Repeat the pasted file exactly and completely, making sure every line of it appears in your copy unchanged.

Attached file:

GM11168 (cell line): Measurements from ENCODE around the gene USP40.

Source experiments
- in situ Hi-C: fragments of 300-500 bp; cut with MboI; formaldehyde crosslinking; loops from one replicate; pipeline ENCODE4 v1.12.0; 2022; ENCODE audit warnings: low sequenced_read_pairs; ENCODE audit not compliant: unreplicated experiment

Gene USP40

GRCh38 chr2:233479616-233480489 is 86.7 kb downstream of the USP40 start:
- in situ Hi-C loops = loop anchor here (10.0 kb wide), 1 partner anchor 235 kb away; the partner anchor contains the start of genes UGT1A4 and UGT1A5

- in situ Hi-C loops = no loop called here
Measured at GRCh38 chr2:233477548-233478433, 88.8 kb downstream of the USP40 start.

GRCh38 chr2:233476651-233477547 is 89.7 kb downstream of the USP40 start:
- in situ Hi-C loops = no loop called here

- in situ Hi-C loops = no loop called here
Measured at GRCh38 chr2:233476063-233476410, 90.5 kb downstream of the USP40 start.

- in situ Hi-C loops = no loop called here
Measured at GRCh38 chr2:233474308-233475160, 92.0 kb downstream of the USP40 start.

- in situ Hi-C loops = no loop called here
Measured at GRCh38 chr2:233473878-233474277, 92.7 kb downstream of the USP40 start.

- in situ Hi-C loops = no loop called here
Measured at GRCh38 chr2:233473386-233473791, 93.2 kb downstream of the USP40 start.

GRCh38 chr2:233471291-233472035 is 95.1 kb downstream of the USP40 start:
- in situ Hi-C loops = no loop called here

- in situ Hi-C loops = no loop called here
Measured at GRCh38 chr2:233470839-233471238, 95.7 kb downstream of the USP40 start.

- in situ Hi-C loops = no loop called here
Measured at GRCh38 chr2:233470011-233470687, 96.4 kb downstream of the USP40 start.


GM11168 (cell line): Measurements from ENCODE around the gene USP40.

Source experiments
- in situ Hi-C: fragments of 300-500 bp; cut with MboI; formaldehyde crosslinking; loops from one replicate; pipeline ENCODE4 v1.12.0; 2022; ENCODE audit warnings: low sequenced_read_pairs; ENCODE audit not compliant: unreplicated experiment

Gene USP40

GRCh38 chr2:233479616-233480489 is 86.7 kb downstream of the USP40 start:
- in situ Hi-C loops = loop anchor here (10.0 kb wide), 1 partner anchor 235 kb away; the partner anchor contains the start of genes UGT1A4 and UGT1A5

- in situ Hi-C loops = no loop called here
Measured at GRCh38 chr2:233477548-233478433, 88.8 kb downstream of the USP40 start.

GRCh38 chr2:233476651-233477547 is 89.7 kb downstream of the USP40 start:
- in situ Hi-C loops = no loop called here

- in situ Hi-C loops = no loop called here
Measured at GRCh38 chr2:233476063-233476410, 90.5 kb downstream of the USP40 start.

- in situ Hi-C loops = no loop called here
Measured at GRCh38 chr2:233474308-233475160, 92.0 kb downstream of the USP40 start.

- in situ Hi-C loops = no loop called here
Measured at GRCh38 chr2:233473878-233474277, 92.7 kb downstream of the USP40 start.

- in situ Hi-C loops = no loop called here
Measured at GRCh38 chr2:233473386-233473791, 93.2 kb downstream of the USP40 start.

GRCh38 chr2:233471291-233472035 is 95.1 kb downstream of the USP40 start:
- in situ Hi-C loops = no loop called here

- in situ Hi-C loops = no loop called here
Measured at GRCh38 chr2:233470839-233471238, 95.7 kb downstream of the USP40 start.

- in situ Hi-C loops = no loop called here
Measured at GRCh38 chr2:233470011-233470687, 96.4 kb downstream of the USP40 start.